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# Courses

For complete and up-to-date course information, including pre-requisites, anti-requisites, weight, breadth, and more, please consult the Western Academic Calendar linked in the course. To search and view the Registrar's timetable for courses, please consult the ** Student Services Timetable **.

## *Quick Navigation*

## 1000 Level Courses

### 1028A: Physics for the Biological Sciences I

**Description:** Fundamental physics concepts are introduced with examples of applications in biological and medical processes. Topics include kinematics, forces, conservation of energy and momentum, torque, equilibrium, and optics of the eye and microscope.

**Instructors:** T. Poepping, E. Wong, R. Sica

**Hours:** 3 lecture hours, 3 laboratory/tutorial hours

**Weight:** 0.5

### 1029B: Physics for the Biological Sciences II

**Description: **Fundamental physics concepts are introduced with examples of applications in biological and medical processes. Topics include oscillations and waves, fluid statics and dynamics, electricity, magnetism, and induction.

**Instructor:** E. Wong

**Hours:** 3 lecture hours, 3 laboratory/tutorial hours

**Weight:** 0.5

### 1301A: Introductory Physics I

**Description: **An introductory calculus-based laboratory course in physics covering the foundational principles of kinematics, force and motion, energy, linear momentum, rotation, torque, and angular momentum, gravitation, fluids.

**Instructors:** T. Poepping, E. Wong, R. Sica

**Hours:** 3 lecture hours, 3 laboratory/tutorial hours

**Weight:** 0.5

### 1302A/B: Introductory Physics II

**Description: **An introductory calculus-based laboratory course in physics covering the foundational principles of oscillations, waves, electric fields, and potential, DC circuits, magnetic fields, magnetic induction.

**Instructor:** J. Cami, S. Metchev

**Hours:** 3 lecture hours, 3 laboratory/tutorial hours

**Weight:** 0.5

### 1401A: Physics for Engineering Students I

**Description: **An introductory calculus-based laboratory course in physics covering the foundational principles of kinematics, force and motion, energy, linear momentum, rotation, torque, and angular momentum, gravitation, fluids.

**Instructor:** S. Mittler

**Hours:** 3 lecture hours, 3 laboratory/tutorial hours

**Weight:** 0.5

### 1402B: Physics for Engineering Student II

**Description: **An introductory calculus-based laboratory course in physics covering the foundational principles of oscillations, waves, electric fields, and potential, DC circuits, magnetic fields, magnetic induction.

**Instructor:** J. Cami, S. Metchev

**Hours:** 3 lecture hours, 3 laboratory/tutorial hours

**Weight:** 0.5

### 1501A: Enriched Introductory Physics I

**Description: **A calculus-based laboratory course for students intending to pursue further studies in science, particularly the physical sciences. Newton's laws, energy, linear momentum, rotations, and angular momentum, gravitation and planetary motion.

**Instructor:** P. Wiegert

**Hours:** 3 lecture hours, 3 laboratory/tutorial hours

**Weight:** 0.5

### 1502B: Enriched Introductory Physics II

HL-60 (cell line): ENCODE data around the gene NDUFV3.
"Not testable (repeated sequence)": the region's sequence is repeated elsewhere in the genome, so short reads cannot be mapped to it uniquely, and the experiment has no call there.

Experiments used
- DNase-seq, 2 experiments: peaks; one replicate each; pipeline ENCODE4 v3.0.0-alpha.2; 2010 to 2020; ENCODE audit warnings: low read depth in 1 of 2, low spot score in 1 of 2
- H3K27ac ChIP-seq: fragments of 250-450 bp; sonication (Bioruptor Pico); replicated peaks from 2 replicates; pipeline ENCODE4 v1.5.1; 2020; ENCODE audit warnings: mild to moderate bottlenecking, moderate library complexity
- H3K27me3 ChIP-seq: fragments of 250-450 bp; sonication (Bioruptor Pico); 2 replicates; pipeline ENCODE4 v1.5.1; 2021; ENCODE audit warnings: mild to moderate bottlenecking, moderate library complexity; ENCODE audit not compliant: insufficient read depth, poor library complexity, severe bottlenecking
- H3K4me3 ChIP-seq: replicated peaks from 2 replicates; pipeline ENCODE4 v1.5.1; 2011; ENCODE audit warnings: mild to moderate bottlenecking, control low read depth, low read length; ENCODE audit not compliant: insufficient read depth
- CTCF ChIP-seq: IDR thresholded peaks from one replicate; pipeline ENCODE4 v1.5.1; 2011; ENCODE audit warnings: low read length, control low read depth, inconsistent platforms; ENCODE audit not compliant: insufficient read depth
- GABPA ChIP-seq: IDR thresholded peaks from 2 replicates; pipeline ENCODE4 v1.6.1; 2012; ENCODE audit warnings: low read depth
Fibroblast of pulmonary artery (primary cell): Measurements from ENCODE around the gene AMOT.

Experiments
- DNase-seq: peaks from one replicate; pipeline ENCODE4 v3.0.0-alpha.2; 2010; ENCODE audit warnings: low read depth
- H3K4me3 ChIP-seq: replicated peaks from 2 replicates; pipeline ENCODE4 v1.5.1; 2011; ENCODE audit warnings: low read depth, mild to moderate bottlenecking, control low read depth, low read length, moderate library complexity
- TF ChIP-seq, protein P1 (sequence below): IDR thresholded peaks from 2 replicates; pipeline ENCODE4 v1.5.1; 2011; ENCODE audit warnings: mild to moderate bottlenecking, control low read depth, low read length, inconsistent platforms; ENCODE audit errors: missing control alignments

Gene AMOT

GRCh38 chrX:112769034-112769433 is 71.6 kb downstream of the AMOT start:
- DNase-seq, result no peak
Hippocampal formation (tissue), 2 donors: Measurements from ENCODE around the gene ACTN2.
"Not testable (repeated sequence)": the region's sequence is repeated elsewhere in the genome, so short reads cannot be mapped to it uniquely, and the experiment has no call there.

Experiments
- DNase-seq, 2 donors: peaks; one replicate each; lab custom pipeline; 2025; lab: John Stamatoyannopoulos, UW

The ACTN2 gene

**Description: **A calculus-based laboratory course for students intending to pursue further studies in science, particularly the physical sciences. Relativity, the electromagnetic interaction, the strong and weak interactions, oscillations and waves.

**Instructor:** S. Gallagher

**Hours:** 3 lecture hours, 3 laboratory/tutorial hours

**Weight:** 0.5

## 2000 Level Courses

### 2070B: Understanding Earth's Atmosphere (NOT OFFERED)

**Description: **This course is designed for non-science students and examines the atmosphere in which we live, how it affects our everyday life, and how we in turn, as the technologically dominant earth-born species, affect it. Atmospheric phenomena such as wind, temperature, composition, precipitation, and electricity are used to illustrate basic physical principles.

**Instructor:** Not offered

**Hours:** 3 lecture hours, 3 laboratory/tutorial hours

**Weight:** 0.5

### 2101A: Intermediate Physics

**Description: **Maxwell's equations, electromagnetic waves and induction, geometric optics, the propagation of light, thermal properties of matter and the laws of thermodynamics.

**Instructor:** M. Campbell-Brown

**Hours:** 3 lecture hours, 1 tutorial hour.

**Weight:** 0.5

### 2102B: Introduction to Modern Physics

**Description: **Introduction to quantum mechanics, wave-particle duality, atomic physics, nuclear physics, particle physics and the origins of the universe.

**Instructor:** E. Peeters

**Hours:** 3 lecture hours, 1 tutorial hour.

**Weight:** 0.5

### 2110A: Oscillations and Waves

**Description: **A unified treatment of oscillatory and wave motion, with examples from mechanics, electromagnetism, optics and materials science. Topics include simple harmonic motion, forced oscillations and resonance, coupled oscillations, transverse waves on strings and in crystals, longitudinal waves in gases and solids, electromagnetic waves, Fourier methods, nonlinear oscillations, and chaos.

**Instructor:** O. Trichtchenko

**Hours:** 3 lecture hours, 2 laboratory/tutorial hours

**Weight:** 0.5

### 2810B: Physical Properties of Materials (NOT OFFERED)